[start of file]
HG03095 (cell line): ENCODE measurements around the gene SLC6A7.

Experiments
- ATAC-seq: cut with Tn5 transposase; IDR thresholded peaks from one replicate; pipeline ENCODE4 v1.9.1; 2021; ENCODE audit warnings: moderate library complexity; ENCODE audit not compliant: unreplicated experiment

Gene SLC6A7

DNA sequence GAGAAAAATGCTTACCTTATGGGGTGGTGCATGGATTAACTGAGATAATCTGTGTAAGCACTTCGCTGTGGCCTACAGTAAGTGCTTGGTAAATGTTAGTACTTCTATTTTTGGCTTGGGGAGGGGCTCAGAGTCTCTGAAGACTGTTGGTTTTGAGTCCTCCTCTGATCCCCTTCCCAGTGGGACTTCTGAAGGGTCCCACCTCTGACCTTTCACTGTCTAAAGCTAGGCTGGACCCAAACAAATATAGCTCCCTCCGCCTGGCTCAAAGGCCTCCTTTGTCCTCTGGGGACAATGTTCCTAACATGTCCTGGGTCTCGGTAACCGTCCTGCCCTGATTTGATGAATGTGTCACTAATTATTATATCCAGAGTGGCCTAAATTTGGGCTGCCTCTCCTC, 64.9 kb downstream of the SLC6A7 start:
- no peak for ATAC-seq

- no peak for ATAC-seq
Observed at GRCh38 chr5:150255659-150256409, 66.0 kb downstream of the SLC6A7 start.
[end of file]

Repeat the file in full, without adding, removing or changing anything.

HG03095 (cell line): ENCODE measurements around the gene SLC6A7.

Experiments
- ATAC-seq: cut with Tn5 transposase; IDR thresholded peaks from one replicate; pipeline ENCODE4 v1.9.1; 2021; ENCODE audit warnings: moderate library complexity; ENCODE audit not compliant: unreplicated experiment

Gene SLC6A7

DNA sequence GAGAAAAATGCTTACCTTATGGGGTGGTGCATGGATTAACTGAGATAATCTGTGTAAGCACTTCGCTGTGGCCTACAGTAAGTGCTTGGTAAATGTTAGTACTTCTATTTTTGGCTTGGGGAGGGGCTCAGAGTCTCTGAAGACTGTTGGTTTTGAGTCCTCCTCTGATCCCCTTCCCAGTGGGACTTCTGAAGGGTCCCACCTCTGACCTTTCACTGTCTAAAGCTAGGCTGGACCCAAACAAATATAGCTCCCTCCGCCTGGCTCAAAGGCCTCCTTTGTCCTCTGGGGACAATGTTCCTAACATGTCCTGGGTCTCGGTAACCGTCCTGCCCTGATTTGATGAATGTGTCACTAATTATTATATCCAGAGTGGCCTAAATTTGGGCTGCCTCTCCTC, 64.9 kb downstream of the SLC6A7 start:
- no peak for ATAC-seq

- no peak for ATAC-seq
Observed at GRCh38 chr5:150255659-150256409, 66.0 kb downstream of the SLC6A7 start.